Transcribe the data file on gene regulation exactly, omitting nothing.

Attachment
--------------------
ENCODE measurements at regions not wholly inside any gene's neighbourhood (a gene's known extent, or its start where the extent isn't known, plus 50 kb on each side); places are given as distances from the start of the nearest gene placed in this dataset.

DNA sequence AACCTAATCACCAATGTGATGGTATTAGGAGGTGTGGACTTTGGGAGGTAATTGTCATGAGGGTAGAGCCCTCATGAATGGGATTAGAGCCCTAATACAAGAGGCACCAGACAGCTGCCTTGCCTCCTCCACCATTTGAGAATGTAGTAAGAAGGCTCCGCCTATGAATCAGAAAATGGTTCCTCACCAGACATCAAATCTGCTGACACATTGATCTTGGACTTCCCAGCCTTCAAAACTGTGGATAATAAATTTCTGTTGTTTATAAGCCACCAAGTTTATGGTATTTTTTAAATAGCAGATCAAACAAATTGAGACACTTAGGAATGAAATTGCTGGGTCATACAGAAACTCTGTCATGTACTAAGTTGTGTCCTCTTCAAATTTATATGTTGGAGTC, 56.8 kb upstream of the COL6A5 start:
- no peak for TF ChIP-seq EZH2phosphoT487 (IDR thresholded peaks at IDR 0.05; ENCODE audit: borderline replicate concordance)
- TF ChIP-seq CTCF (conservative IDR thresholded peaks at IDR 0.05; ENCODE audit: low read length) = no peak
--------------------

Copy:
ENCODE measurements at regions not wholly inside any gene's neighbourhood (a gene's known extent, or its start where the extent isn't known, plus 50 kb on each side); places are given as distances from the start of the nearest gene placed in this dataset.

DNA sequence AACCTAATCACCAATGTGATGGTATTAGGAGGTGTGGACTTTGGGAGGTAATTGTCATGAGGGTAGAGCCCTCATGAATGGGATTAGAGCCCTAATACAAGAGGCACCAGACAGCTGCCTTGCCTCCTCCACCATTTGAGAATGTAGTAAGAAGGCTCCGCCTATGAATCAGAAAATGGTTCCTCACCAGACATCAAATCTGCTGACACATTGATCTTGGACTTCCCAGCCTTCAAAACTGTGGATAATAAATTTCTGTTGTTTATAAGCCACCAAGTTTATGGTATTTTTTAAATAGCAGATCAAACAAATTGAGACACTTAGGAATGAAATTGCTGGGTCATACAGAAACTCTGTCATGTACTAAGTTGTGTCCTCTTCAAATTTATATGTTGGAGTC, 56.8 kb upstream of the COL6A5 start:
- no peak for TF ChIP-seq EZH2phosphoT487 (IDR thresholded peaks at IDR 0.05; ENCODE audit: borderline replicate concordance)
- TF ChIP-seq CTCF (conservative IDR thresholded peaks at IDR 0.05; ENCODE audit: low read length) = no peak